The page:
The “Insurance Question”

My Young Adult Advisory Board is really good at coming up with program suggestions. They have the most amazing ideas. However, a lot of them, especially at the beginning, were less than practical. Beyond that, many would have probably resulted in hospital visits. Or, at the very least, burning the library to the ground. My challenge was to harness the enthusiasm (can you tell my Advisory Board has never had a problem with speaking up?) into something productive and channel their energy into suggests that were feasible.

I’ve tackled this in two ways. The first way was less than intentional, but has worked surprisingly well. We refer to it as the “Insurance Question”. Before they share a suggestion, I encourage them to ponder the Insurance Question. Would this potential program require the library to have insurance against personal or property injury? If the answer is yes, then save your energy for another suggestion. If the answer is no or maybe, go ahead and share it. Many of the maybes get my response of: Yes, that is an Insurance Question. But just as many do not.

Is this the best question I would have liked to create a little self-reflection? Probably not. Is it effective? Shockingly so. Within a meeting, not only were kids asking less of the completely impossible questions, but when a newbie came, they would explain the rule to them as well. Now, over a year since I first asked the question, it’s rare that we need it. And usually only for our most enthusiastic of newbies.

Just Friday there was a post about having a Teen Advisory Code of Conduct. While I don’t think it’s always necessary, having a similar rule to my Insurance Question is not a bad idea to curb some of the enthusiasm and put a certain level on productivity.

Last meeting I asked for suggestions for Fall and Winter Programming and got almost two dozen workable programs, which is really more than I can use. My summer schedule this year has been a huge hit and every single program has come from my young adults.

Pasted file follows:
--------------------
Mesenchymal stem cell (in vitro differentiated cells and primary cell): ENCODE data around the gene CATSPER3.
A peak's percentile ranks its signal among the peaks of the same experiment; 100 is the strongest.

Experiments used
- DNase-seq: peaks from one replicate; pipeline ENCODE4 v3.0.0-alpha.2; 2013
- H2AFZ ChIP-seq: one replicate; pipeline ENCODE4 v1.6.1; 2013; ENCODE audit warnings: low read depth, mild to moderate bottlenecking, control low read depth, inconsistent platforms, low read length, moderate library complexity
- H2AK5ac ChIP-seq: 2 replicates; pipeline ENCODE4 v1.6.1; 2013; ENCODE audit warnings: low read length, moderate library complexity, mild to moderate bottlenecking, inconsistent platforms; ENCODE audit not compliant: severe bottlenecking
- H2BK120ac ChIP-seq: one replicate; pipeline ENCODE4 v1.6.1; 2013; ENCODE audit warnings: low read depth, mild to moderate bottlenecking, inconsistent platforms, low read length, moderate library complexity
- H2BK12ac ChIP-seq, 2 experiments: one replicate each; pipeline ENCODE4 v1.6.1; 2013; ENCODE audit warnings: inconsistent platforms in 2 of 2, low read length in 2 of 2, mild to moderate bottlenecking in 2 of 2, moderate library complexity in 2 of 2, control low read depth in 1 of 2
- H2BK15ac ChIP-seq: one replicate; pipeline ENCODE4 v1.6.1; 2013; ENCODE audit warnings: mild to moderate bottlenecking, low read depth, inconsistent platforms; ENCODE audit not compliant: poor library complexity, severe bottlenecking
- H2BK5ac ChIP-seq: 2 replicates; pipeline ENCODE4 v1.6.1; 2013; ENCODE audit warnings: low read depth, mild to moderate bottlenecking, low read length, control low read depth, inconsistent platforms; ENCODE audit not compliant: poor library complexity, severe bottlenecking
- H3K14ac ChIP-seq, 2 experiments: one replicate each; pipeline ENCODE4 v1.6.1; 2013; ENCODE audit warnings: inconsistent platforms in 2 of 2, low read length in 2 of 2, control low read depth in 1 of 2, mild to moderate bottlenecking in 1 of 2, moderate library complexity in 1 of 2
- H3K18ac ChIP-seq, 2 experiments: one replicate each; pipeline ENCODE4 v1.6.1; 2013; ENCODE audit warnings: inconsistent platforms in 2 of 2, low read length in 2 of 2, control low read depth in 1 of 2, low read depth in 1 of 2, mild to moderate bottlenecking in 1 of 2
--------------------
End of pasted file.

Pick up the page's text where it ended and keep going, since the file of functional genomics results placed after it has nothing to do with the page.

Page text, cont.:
Second has required being able to translate the wild ideas they shout out into something manageable to accomplish in a one hour to 90 minute time block. Sometimes this takes some creative thinking and back and forth and not everything ends up being possible. For example, my kids want us to show movies but we don’t own a movie license so that one is out. They wanted a full fledged comic con. I have done (and am constantly doing) research on that and have convinced them to scale it back, at least for a first one, following the example of many other libraries. We’ll probably do something next spring.

All this is to say: Depending on your age, you might get a lot of impractical ideas. Not all might seem as impossible as they first sound – if they’re like mine, they blurt out the first thing that comes into their minds – so see what you can distill it down to. And having a rule about keeping things reasonable. Feel free to steal mine!



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